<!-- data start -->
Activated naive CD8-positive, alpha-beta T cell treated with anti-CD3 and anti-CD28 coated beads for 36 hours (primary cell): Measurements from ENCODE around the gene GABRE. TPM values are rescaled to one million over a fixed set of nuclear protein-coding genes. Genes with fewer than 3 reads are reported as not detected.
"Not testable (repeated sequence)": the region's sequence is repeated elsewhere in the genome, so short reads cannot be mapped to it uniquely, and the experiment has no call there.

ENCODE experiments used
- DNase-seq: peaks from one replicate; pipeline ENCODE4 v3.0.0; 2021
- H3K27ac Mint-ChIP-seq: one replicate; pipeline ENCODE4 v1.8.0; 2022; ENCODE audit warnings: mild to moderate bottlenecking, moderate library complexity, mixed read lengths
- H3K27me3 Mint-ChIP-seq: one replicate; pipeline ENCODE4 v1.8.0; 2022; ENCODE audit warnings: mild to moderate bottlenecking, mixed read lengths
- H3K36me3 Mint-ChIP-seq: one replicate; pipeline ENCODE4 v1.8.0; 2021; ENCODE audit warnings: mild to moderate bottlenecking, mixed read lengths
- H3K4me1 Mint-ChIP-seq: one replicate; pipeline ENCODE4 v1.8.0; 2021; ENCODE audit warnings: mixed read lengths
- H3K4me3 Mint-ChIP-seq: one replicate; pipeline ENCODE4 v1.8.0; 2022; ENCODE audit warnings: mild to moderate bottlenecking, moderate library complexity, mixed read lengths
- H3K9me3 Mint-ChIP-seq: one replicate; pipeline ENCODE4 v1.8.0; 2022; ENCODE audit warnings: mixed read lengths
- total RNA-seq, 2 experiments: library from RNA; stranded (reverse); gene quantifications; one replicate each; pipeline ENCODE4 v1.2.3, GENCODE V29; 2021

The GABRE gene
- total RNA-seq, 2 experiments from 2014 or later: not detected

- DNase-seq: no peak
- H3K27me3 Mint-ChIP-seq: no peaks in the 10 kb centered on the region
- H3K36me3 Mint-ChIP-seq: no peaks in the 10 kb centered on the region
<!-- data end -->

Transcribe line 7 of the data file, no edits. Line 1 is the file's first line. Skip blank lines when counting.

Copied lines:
- H3K36me3 Mint-ChIP-seq: one replicate; pipeline ENCODE4 v1.8.0; 2021; ENCODE audit warnings: mild to moderate bottlenecking, mixed read lengths